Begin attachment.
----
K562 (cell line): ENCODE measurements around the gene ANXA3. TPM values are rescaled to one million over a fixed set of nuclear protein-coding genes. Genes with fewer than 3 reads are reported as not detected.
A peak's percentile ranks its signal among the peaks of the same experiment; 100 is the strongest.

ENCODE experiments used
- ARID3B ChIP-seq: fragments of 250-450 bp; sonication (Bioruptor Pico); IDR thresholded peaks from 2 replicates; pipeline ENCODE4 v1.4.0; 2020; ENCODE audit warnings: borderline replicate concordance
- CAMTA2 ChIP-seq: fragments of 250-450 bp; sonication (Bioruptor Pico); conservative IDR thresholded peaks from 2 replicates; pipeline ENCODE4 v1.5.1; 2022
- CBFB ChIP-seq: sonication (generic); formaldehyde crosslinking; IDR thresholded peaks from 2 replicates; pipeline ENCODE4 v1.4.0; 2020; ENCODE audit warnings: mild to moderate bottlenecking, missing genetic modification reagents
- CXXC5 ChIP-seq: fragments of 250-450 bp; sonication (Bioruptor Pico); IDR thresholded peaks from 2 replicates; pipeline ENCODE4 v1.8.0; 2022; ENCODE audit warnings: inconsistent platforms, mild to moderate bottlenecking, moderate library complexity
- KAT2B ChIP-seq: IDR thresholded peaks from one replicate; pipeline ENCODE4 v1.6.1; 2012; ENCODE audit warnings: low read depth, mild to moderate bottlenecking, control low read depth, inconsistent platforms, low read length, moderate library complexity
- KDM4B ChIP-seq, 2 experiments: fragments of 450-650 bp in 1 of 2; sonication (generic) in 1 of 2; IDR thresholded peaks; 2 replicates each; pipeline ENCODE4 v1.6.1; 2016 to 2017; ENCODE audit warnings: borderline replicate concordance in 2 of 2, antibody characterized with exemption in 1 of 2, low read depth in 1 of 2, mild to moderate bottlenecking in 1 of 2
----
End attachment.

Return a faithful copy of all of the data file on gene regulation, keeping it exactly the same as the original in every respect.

K562 (cell line): ENCODE measurements around the gene ANXA3. TPM values are rescaled to one million over a fixed set of nuclear protein-coding genes. Genes with fewer than 3 reads are reported as not detected.
A peak's percentile ranks its signal among the peaks of the same experiment; 100 is the strongest.

ENCODE experiments used
- ARID3B ChIP-seq: fragments of 250-450 bp; sonication (Bioruptor Pico); IDR thresholded peaks from 2 replicates; pipeline ENCODE4 v1.4.0; 2020; ENCODE audit warnings: borderline replicate concordance
- CAMTA2 ChIP-seq: fragments of 250-450 bp; sonication (Bioruptor Pico); conservative IDR thresholded peaks from 2 replicates; pipeline ENCODE4 v1.5.1; 2022
- CBFB ChIP-seq: sonication (generic); formaldehyde crosslinking; IDR thresholded peaks from 2 replicates; pipeline ENCODE4 v1.4.0; 2020; ENCODE audit warnings: mild to moderate bottlenecking, missing genetic modification reagents
- CXXC5 ChIP-seq: fragments of 250-450 bp; sonication (Bioruptor Pico); IDR thresholded peaks from 2 replicates; pipeline ENCODE4 v1.8.0; 2022; ENCODE audit warnings: inconsistent platforms, mild to moderate bottlenecking, moderate library complexity
- KAT2B ChIP-seq: IDR thresholded peaks from one replicate; pipeline ENCODE4 v1.6.1; 2012; ENCODE audit warnings: low read depth, mild to moderate bottlenecking, control low read depth, inconsistent platforms, low read length, moderate library complexity
- KDM4B ChIP-seq, 2 experiments: fragments of 450-650 bp in 1 of 2; sonication (generic) in 1 of 2; IDR thresholded peaks; 2 replicates each; pipeline ENCODE4 v1.6.1; 2016 to 2017; ENCODE audit warnings: borderline replicate concordance in 2 of 2, antibody characterized with exemption in 1 of 2, low read depth in 1 of 2, mild to moderate bottlenecking in 1 of 2